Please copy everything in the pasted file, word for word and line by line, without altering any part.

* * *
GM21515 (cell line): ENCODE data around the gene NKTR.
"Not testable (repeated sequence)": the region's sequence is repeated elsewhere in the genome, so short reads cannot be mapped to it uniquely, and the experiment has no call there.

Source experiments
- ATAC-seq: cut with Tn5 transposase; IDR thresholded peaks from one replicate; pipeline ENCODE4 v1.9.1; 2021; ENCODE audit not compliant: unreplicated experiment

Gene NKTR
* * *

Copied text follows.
GM21515 (cell line): ENCODE data around the gene NKTR.
"Not testable (repeated sequence)": the region's sequence is repeated elsewhere in the genome, so short reads cannot be mapped to it uniquely, and the experiment has no call there.

Source experiments
- ATAC-seq: cut with Tn5 transposase; IDR thresholded peaks from one replicate; pipeline ENCODE4 v1.9.1; 2021; ENCODE audit not compliant: unreplicated experiment

Gene NKTR